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                                        Volume. 11986
Iran, 5+1 group working hard to reach a deal: Fitzpatrick
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c_330_235_16777215_0___images_stories_edim_01_Saki-Bayati99.jpgTEHRAN - Mark Fitzpatrick, director for non-proliferation and disarmament at the International Institute for Strategic Studies (IISS) in London, says Iran and the major powers “are working hard with sincerity” to reach a comprehensive deal on Iran’s nuclear program by July 20.
 
Iran says its uranium enrichment program is solely for peaceful purposes.  Ayatollah Ali Khamenei, the Leader of the Islamic Republic, has also issued a fatwa declaring the production, stockpile and use of weapons of mass destruction as haram (religiously banned).
 
Iran and the 5+1 group (the five permanent members of the UN Security Council and Germany) started a new round of talks in Vienna on Tuesday. Arriving in Vienna on Tuesday afternoon, Iranian Foreign Minister Mohammad Javad Zarif said, “We have come to Vienna with strong determination.”
 
According to the Joint Plan of Action, the negotiations can be extended for another six months if Iran and the 5+1 group fail to reach a final deal by July 20.
 
In an interview with the Tehran Times and Mehr news agency, Fitzpatrick said, “All the parties are working hard with sincerity to try to reach an agreement by July 20.” 
 
 
Following is the text of the interview:
 
Q: Benyamin Netanyahu, the Israeli PM, has said Israel fears a “bad deal” with Iran. What does he mean by bad deal?
   
A:  Prime Minister Netanyahu is trying to influence America's position in the nuclear talks. He wants to persuade the U.S. to insist upon conditions that will guarantee that Iran cannot build nuclear weapons in a short period of time.  This is also Obama's objective.  They differ, however, on how short a time would be acceptable. Israel, which is within range of Iran's ballistic missiles, naturally seeks a longer time before Iran could break out of the NPT and produce nuclear weapons.
 
Q: Suzan Rice, the U.S. national security adviser, has said Washington prefers diplomacy in the nuclear row with Iran. What are the United States’ approaches to achieve this goal? 
 
A:  Actually, all parties prefer diplomacy rather than military means. Diplomacy involved not only negotiations; it also means persuading allies and other countries to join in offering Iran incentives to reach an acceptable solution and disincentives to being stubborn. 
 
Q: The U.S. State Department has said nuclear talks with Iran are progressing. In the light of this statement is it possible that Iran and the 5+1 group agree on a comprehensive deal by July 20?  If not, what will be the problems or challenges?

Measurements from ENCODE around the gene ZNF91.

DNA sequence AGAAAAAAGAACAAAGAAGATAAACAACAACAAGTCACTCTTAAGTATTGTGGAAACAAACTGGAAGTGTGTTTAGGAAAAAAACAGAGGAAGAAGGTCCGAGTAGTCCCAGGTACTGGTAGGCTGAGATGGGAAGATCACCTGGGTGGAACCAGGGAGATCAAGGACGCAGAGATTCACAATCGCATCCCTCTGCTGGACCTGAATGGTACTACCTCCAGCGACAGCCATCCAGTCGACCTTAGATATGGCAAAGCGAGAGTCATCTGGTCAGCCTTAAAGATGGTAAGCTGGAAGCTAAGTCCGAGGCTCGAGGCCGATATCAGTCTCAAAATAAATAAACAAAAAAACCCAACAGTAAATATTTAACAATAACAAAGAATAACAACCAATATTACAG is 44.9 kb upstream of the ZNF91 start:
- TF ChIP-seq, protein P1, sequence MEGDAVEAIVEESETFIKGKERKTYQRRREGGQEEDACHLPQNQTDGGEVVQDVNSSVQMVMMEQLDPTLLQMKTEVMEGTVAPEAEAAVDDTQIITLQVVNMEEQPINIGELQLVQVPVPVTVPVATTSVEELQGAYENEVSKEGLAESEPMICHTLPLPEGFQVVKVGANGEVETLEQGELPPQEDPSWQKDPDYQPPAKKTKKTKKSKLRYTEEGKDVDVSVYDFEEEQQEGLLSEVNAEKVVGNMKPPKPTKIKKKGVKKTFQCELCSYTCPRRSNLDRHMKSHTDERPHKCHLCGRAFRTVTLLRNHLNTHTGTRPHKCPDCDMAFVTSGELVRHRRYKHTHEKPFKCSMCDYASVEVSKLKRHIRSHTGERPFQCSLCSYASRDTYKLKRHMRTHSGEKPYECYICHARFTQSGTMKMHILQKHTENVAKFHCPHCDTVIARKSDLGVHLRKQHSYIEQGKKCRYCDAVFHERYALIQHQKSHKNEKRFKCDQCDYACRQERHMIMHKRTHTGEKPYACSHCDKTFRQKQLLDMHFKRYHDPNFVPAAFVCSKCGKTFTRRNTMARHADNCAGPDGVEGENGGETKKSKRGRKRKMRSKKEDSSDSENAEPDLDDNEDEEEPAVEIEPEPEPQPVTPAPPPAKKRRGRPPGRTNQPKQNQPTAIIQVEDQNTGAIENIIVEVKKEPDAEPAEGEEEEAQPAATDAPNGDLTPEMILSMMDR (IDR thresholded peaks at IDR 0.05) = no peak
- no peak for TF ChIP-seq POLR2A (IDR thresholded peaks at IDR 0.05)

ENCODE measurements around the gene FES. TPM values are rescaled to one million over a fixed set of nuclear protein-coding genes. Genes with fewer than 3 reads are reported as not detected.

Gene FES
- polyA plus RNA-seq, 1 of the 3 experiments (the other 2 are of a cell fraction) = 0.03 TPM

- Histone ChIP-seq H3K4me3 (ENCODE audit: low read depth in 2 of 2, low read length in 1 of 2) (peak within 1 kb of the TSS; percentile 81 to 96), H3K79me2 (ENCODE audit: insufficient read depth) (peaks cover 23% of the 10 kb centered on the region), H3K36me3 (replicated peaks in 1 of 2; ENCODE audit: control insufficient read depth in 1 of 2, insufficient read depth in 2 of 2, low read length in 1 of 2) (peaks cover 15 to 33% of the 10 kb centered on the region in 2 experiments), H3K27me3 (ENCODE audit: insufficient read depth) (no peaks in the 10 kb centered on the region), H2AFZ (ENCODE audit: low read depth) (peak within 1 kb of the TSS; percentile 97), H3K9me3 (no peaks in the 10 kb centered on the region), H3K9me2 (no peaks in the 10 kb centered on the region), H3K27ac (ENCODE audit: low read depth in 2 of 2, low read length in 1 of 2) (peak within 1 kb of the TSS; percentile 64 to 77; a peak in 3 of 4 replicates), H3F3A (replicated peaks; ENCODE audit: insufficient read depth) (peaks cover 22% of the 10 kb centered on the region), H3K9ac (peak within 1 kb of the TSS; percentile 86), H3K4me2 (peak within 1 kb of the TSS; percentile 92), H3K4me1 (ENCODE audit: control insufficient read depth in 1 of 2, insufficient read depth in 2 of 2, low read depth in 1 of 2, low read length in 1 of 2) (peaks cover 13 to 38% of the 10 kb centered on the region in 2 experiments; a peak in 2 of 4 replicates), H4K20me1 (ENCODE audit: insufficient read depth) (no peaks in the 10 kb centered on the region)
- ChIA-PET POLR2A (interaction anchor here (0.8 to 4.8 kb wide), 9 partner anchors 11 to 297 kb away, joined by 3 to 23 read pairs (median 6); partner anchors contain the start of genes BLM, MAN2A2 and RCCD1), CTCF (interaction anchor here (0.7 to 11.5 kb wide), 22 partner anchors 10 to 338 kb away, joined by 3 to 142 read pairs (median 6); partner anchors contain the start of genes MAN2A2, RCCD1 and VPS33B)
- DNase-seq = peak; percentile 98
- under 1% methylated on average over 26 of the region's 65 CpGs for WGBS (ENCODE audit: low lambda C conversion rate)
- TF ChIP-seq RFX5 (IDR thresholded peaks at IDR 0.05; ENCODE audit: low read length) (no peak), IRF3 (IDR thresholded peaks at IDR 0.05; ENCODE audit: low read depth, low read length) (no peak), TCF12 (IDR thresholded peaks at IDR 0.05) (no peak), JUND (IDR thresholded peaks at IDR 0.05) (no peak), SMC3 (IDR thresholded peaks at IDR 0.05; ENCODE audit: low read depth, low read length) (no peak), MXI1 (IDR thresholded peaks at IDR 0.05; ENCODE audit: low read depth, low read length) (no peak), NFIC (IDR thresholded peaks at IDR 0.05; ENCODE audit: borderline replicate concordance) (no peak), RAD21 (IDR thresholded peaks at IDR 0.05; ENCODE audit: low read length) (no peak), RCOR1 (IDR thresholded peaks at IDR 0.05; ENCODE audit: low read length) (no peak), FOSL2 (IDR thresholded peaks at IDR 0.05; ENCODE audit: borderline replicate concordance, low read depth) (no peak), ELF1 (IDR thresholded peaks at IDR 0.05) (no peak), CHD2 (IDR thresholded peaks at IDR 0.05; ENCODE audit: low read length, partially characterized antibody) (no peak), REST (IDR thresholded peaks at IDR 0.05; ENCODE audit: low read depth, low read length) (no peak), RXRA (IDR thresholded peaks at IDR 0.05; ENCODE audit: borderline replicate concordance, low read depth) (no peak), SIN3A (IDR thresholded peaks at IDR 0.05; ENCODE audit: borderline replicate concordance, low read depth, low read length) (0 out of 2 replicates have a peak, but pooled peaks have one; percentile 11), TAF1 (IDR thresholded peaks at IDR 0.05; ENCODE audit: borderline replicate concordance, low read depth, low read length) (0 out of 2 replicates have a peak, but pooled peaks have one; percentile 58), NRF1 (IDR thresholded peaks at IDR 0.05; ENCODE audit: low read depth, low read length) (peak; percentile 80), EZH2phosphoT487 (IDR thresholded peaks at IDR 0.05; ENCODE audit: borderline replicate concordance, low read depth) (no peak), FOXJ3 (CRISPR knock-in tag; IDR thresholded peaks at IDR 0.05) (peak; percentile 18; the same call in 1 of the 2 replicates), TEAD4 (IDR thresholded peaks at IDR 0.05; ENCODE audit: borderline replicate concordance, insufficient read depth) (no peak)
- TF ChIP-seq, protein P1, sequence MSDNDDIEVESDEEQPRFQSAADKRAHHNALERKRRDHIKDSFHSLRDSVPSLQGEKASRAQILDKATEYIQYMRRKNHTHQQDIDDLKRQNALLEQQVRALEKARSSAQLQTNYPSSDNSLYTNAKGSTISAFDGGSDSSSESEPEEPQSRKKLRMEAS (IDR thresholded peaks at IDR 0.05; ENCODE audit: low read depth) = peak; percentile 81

A:  All the parties are working hard with sincerity to try to reach an agreement by July 20. I think it will be very difficult to reach an agreement by then because the two sides are so far apart on some major issues. On the issue of enrichment, for example, Iran seeks to maintain its current enrichment facilities and all of its 2,000 current centrifuges.  The P5+1 insist that Iran cut back to about 2-4,000 centrifuges so that it would not be possible to produce a nuclear weapon in less than 6-12 months.
 
Q: Reuters reported on Saturday that the International Atomic Energy Agency has received an explanation from Iran about the development of detonators. Is this important in the talks in Vienna?
 
A: It is a good sign that Iran is cooperating with the IAEA to explain past work on detonators for exploding bridge wire.  This is one of the examples of nuclear activity that appeared to have a possible military dimension.  If Iran can clear up questions about that work, it will help to build confidence in the value of openness and engagement. 
 
Q: Some Western diplomats have said that Iran’s missile capability should be part of the negotiations. Don’t you think that the raising of this issue is due to Israel’s fears? 
                             
A:  The missile issue has to be addressed because the UN Security Council resolutions mandated a halt to the missile activity.  Also, Iran's missiles pose a threat to its neighbors. Saudi Arabia, Bahrain and the United Arab Emirates are even more concerned that Israel is about Iran's missiles.  
 
Q: Israel’s interests differ from those of the U.S. in regard to Iran’s nuclear program; so how should the U.S. bridge these differences? 
           
A:  Although the United States and Israel largely see eye to eye on the Iran nuclear issue, they have a different perspective in some ways. One of the differences is that Israel has said Iran should not be allowed to have any capability to develop nuclear weapons. The United States says Iran should not be allowed to produce nuclear weapons.  The United States realizes that Iran already has the capability and that this capability cannot be erased. Many Israelis now also realize this. So I do not think the differences are that great.
 
Q: What is your prediction of nuclear talks? Moreover, some experts say if the nuclear issue is resolved the West will seek new pretexts to put pressure on Iran. What is your analysis? 
 
A: I am not optimistic that the nuclear talks will produce a comprehensive agreement. But I hope they will. I strongly believe that if the nuclear issue can be resolved, then the animosity between Iran and the West will greatly diminish.  They will still have arguments over other issues, such as human rights, Israel's right to exist…. But these arguments will not rise to the level of the nuclear issue.  The latter is the issue that could lead to war between Iran and the West.  If the nuclear issue is solved, there will be no reason to consider military options. 

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